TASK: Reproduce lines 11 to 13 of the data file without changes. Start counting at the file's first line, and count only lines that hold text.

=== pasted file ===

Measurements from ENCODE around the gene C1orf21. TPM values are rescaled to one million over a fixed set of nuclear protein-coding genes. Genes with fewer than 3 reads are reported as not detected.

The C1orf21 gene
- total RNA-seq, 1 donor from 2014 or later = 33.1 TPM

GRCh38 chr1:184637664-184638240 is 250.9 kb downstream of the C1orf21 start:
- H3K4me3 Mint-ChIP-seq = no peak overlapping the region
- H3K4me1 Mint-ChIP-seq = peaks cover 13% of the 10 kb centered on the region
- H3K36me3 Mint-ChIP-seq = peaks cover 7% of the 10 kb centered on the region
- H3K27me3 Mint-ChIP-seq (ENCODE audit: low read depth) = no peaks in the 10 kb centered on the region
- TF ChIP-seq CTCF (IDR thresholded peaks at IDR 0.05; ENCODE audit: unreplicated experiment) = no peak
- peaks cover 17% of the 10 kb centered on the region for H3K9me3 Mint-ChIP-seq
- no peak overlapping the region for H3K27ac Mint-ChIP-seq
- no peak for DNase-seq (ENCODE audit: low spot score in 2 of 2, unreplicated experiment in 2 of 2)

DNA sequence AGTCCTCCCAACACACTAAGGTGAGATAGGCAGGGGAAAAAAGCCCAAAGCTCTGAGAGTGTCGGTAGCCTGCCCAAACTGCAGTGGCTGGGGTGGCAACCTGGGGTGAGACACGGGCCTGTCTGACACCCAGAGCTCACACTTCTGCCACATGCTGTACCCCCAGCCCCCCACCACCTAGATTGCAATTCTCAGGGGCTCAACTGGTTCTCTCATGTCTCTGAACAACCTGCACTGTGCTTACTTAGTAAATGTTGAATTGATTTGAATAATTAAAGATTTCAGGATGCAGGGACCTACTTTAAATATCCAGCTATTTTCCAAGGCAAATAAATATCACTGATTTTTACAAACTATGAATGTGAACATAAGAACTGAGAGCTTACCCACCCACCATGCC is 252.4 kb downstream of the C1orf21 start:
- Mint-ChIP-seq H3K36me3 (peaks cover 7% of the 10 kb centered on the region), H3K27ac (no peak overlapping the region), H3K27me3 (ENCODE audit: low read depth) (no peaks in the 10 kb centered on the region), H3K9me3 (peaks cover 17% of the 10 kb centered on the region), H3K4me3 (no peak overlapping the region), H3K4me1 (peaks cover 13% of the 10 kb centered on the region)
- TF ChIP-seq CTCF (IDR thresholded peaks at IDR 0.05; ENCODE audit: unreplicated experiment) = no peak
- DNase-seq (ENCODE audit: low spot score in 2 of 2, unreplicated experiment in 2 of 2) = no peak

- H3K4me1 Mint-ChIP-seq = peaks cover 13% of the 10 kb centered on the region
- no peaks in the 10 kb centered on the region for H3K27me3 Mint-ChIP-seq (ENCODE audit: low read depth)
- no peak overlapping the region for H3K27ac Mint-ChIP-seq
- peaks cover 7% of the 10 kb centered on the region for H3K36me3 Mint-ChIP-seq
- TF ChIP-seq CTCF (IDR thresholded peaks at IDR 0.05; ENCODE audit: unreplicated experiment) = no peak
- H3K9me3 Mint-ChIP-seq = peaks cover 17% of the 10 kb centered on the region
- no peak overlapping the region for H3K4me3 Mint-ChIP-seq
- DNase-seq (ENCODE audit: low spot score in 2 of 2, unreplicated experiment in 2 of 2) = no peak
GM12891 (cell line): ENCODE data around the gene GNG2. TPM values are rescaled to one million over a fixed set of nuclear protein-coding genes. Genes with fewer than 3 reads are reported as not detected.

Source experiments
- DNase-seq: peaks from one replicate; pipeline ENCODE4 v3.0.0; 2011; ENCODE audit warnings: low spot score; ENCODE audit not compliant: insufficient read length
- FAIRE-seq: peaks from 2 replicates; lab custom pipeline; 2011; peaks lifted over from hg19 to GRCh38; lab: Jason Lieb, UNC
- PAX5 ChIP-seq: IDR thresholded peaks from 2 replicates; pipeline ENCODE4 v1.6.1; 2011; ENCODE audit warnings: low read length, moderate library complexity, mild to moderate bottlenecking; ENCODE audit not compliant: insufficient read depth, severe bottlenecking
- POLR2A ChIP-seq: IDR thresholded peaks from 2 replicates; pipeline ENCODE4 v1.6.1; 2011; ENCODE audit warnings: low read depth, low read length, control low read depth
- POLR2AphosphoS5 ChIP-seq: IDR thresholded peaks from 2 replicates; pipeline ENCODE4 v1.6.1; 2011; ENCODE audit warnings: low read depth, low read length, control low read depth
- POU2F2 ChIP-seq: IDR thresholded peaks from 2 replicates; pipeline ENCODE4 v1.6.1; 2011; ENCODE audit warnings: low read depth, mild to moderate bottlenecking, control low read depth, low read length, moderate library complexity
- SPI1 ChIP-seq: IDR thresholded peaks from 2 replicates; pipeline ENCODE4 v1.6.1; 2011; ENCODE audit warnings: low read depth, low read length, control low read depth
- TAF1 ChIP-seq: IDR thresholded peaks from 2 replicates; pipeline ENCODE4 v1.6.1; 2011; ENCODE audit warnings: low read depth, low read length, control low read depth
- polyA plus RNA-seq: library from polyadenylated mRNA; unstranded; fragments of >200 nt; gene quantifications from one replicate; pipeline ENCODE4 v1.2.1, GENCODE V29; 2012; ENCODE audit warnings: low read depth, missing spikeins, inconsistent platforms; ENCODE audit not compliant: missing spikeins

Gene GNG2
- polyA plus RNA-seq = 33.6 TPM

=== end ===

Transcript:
- no peak overlapping the region for H3K27ac Mint-ChIP-seq
- no peak for DNase-seq (ENCODE audit: low spot score in 2 of 2, unreplicated experiment in 2 of 2)

DNA sequence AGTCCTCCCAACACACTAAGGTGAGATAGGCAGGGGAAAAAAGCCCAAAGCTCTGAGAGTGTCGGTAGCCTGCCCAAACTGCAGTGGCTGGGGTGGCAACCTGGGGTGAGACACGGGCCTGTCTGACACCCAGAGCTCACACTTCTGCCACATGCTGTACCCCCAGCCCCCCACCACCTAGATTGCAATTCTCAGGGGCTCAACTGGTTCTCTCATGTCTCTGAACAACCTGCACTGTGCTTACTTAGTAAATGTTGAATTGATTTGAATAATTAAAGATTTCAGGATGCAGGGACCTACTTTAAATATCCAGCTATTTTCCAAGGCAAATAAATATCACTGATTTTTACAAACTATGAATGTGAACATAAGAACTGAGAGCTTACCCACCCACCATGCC is 252.4 kb downstream of the C1orf21 start: